jules verne, “the green ray”

Jules Verne
The Green Ray
(trans. Mary de Hauteville )
(Sampson Low, Marston, Searle, & Rivington, 1883)

I found Jules Verne’s The Green Ray, as I suspect most of this book’s readers are now found, through Rohmer’s film of the same name. It’s been a long time since I read Verne, if I ever did – possibly the editions of Voyage to the Center of the Earth and so on that I remember reading as a child weren’t actually his work at all. The Green Ray seems to have been mostly forgotten, though there’s no shortage of cheap new editions on Amazon. Google has a copy of an 1883 edition: it’s a short book & not hard to read on a screen.

The first few paragraphs of Chapter I, “The Brothers Sam and Sib,” promisingly seem to prefigure the Hardy Boys:

One after another these names re-echoed through the hall of Helensburgh; it was the way the brothers Sam and Sib had of summoning their housekeeper.”

“Sib” isn’t quite right as a name, of course: it feels a little too meta, though we soon learn that it’s actually short for “Sebastian”. And the single-sentence paragraph after next sends the reader rushing to the dictionary, suspecting all is not right with Google’s scan: “It was Partridge the factor, who with his hat in his hand, made his appearance at the hall-door.” A factor is, exactly as you might expect, a “doer or agent”, as the OED‘s first definition has it.

Sam and Sib Melville, “Scotchmen of the old school,” are uncles of the eighteen-year-old orphan Helena Campbell, as much the Thompson and Thomson of Tintin as the Hardy Boys:

For her sake they remained celibates, being of that number of estimable persons whose earthly career is one long course of self-denial. And does it not say much for them when the elder brother constituted himself father, and the younger one mother to the child, so that it came quite naturally to Helena to address them with,—
“Good morning, Papa Sam. How are you, Mamma Sib?”

Sam & Sib are trying to marry off Helena, hopefully to someone with the fine name of “Mr. Aristobulus Ursiclos”; with a name like that he is cursed to be a popinjay. But Helena refuses to be married until she has seen the green ray. In Verne’s Scotland, the green ray “has the virtue of making him who has seen it impossible to be deceived in matters of sentiment; at its apparition all deceit and falsehood are done away, and he who has been fortunate enough once to behold it is enabled to see closely into his own heart and read the thoughts of others” (p.33). (This is, more or less, the precis of the book delivered in Rohmer’s film.)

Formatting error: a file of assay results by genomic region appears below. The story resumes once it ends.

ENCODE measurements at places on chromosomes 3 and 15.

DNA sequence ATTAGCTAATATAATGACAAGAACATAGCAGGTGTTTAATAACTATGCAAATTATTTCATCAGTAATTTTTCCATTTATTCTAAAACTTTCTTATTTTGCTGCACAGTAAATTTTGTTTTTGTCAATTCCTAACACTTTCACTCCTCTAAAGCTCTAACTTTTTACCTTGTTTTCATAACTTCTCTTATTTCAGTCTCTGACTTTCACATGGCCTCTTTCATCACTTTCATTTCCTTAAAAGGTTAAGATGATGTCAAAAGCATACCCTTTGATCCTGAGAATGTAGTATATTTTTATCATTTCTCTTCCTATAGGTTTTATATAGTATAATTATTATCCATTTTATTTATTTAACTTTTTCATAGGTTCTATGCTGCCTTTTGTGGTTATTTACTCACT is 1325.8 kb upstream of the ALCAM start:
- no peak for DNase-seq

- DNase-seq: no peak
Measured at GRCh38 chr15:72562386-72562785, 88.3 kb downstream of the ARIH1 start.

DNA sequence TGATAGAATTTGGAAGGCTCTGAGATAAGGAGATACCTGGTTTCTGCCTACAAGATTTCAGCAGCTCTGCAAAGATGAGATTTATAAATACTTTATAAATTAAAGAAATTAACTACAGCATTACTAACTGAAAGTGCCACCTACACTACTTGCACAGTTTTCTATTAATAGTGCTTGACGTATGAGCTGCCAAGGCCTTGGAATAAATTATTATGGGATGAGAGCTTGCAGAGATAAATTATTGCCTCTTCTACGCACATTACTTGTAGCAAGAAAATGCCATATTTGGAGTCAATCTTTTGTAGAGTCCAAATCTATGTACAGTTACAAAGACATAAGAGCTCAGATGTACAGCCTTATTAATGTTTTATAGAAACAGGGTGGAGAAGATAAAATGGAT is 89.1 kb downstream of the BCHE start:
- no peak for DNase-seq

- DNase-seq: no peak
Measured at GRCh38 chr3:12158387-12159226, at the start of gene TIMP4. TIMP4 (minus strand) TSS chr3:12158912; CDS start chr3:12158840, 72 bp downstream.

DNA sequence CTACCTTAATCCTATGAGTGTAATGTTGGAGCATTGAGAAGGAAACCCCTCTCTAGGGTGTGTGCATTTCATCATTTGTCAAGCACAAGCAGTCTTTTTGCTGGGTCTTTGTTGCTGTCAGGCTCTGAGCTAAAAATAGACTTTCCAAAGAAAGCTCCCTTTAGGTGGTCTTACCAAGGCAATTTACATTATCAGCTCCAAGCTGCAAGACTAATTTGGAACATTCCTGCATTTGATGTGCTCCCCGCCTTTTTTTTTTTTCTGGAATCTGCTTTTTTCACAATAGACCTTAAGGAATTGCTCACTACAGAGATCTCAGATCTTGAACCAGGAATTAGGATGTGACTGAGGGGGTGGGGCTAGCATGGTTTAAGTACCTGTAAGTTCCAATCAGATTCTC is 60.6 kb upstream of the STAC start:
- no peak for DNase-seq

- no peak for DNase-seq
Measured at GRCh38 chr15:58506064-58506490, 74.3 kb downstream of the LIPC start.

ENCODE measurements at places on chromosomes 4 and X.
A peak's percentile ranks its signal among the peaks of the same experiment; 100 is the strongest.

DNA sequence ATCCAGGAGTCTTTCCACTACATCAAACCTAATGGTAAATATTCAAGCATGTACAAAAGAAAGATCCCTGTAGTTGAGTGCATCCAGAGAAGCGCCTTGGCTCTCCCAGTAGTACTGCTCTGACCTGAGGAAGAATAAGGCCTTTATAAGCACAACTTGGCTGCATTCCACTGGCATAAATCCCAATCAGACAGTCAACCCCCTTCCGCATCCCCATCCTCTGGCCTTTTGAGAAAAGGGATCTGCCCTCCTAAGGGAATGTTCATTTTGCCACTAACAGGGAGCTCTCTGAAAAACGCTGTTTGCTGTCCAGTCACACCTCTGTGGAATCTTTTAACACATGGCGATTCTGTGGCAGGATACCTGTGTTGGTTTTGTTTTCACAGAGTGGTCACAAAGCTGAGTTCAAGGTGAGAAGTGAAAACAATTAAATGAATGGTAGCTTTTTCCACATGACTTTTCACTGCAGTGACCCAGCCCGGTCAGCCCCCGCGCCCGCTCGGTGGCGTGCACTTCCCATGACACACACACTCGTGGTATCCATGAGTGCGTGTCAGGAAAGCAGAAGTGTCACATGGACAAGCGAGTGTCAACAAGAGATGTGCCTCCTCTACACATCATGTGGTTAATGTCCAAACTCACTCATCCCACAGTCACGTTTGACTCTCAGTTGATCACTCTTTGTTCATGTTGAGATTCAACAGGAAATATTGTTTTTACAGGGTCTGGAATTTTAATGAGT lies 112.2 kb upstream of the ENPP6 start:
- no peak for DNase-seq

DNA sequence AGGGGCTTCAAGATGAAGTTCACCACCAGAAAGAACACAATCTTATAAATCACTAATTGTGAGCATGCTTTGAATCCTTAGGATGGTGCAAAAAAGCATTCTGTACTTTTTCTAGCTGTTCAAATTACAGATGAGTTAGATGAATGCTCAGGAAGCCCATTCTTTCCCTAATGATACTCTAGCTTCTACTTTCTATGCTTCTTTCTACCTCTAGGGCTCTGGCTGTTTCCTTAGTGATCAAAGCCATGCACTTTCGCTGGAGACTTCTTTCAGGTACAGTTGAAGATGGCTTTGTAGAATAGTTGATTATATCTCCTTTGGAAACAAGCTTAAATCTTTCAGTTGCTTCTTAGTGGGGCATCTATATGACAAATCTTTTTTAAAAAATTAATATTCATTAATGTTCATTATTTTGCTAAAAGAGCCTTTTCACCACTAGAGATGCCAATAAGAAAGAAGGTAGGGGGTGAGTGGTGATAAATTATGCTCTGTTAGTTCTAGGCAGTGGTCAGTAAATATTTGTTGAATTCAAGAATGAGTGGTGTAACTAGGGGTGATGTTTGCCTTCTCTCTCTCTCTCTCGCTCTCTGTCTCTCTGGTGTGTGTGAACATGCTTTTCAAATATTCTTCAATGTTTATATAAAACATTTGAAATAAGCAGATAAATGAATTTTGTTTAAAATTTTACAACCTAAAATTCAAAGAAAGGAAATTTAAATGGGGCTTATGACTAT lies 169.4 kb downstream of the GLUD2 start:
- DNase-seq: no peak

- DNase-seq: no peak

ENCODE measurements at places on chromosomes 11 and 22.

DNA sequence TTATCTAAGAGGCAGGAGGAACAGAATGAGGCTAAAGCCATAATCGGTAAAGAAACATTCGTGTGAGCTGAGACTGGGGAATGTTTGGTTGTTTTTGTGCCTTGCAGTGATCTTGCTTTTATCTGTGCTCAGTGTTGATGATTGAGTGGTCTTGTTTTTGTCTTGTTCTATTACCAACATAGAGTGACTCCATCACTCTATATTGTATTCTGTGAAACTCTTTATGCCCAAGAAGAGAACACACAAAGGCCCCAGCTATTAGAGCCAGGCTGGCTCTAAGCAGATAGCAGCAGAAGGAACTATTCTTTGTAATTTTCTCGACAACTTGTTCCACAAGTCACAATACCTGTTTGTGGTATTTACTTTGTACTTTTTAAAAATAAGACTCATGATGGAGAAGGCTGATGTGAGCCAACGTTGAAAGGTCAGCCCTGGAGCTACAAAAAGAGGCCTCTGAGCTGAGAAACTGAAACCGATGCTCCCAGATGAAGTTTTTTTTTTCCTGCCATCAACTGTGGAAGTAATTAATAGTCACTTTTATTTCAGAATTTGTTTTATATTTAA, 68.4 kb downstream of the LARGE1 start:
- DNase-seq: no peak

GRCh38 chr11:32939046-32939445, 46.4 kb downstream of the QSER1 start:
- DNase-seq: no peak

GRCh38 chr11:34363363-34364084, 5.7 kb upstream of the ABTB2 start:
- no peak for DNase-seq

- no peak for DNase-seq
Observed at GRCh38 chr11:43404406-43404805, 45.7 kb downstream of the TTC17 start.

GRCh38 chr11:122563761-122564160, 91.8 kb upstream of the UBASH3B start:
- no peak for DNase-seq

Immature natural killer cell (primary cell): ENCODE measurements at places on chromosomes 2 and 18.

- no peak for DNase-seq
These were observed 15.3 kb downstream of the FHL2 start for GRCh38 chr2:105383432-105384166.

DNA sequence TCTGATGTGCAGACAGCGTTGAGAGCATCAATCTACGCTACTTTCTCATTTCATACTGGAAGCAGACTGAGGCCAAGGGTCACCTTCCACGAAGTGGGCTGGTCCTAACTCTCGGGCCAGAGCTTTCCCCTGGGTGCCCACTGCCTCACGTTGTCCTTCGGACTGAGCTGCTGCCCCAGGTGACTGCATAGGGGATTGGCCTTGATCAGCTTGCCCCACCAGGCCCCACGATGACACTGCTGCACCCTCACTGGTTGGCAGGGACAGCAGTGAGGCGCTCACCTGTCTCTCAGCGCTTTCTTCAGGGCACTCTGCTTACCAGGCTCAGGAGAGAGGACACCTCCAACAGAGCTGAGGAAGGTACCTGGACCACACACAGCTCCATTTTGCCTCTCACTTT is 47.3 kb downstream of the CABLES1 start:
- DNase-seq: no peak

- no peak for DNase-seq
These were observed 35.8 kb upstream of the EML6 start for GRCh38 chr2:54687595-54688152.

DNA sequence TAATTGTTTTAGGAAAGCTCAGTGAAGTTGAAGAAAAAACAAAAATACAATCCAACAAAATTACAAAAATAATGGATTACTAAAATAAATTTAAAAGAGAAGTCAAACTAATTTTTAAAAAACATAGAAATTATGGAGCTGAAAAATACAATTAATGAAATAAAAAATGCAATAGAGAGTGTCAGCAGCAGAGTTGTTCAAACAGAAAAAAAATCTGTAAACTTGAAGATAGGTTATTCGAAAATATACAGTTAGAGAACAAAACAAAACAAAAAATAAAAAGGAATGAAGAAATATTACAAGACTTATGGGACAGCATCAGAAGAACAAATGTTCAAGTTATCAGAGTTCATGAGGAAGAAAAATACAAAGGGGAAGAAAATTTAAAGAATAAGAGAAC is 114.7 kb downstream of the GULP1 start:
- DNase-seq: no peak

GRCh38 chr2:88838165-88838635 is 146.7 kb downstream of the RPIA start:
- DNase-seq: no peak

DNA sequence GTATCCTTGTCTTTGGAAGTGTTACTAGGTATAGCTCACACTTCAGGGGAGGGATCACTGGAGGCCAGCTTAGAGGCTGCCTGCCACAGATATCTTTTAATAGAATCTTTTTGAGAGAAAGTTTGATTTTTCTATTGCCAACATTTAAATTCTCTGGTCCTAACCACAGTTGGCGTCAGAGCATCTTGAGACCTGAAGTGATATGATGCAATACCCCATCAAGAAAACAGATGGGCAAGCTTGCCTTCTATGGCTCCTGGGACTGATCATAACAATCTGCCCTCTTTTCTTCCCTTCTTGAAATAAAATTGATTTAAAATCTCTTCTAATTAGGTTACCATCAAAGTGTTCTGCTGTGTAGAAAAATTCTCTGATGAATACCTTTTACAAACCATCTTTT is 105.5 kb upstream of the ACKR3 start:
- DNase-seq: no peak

There’s a lack of suspense in this book: really, most of the time is spent maneuvering the characters into such a place where they can see an unobstructed sunset over water, which turns into a general tour of the western coast of Scotland while they try to find a view that is not blocked by other islands, or sailboats, or clouds. There’s a croquet party, which has been fixed to let Sam & Sib win; nonetheless, it drags on and on, eventually providing the pretext for meeting Oliver Sinclair, painter and naval hero, who is clearly a more suitable match than Aristobulus. Helena and Oliver have conversations like this:

“Ah! Mr. Sinclair, I am like you, passionately fond of our archipelago! it is magnificent, especially when lashed by the fury of tempests.”
“It is indeed sublime,” replied Oliver Sinclair. “There is nothing on the way to obstruct the violence of the gales which vent their force here after travelling three thousand miles! The American coast faces Scotland, and though great storms may rise there, it is the western coast of Europe which gets the first benefit of their fury! But what can they do against our Hebrides, which are not like that man of whom Livingstone speaks, who had no fear of lions, but was afraid of the sea? These isles, with their solid granite bases, can laugh to scorn the violence of wind and sea.”
“The sea! A chemical combination of hydrogen and oxygen with two and a half per cent. of chloride of sodium! Indeed, nothing can be more sublime than the violent agitations of chloride of sodium!” (p. 180)

There’s a lot of excitement in this book. It can be hard to tell how to read this: the last speech there is an interjection by the scientifically-minded Aristobulus, who is determined to put an end to Oliver and Helena’s fledgling romance, and possibly is intended to be funny, but it seems of a piece with the previous exclamations on the beauty of everything. When they reach Iona, Aristobulus becomes an iconoclast in the name of geology:

“I am by no means an iconoclast,” he tells the disapproving Helena, “but a geologist, and as such I am anxious to know the nature of this stone.”) Science frequently gets in the way of the sublime. It’s unclear quite why Aristobulus should be so villainous; there’s a profit motive, as Sam and Sib have a fortune that will be passed on, but Aristobulus betrays no interest in this. He is quite simply an enemy of the good, denying, for example, that eyes can smile (no Facial Action Coding System for him), that ghosts and fairies might exist, or the charms of Ossian “whose genius united poetry and music” and who is quoted with loving repetition. “Mr. Ursiclos will spoil my Green Ray with his explanation,” complains Helena. The narrator, however, is more than happy to insert digressions into the geology of caves around the world: a time and a place for everything, perhaps.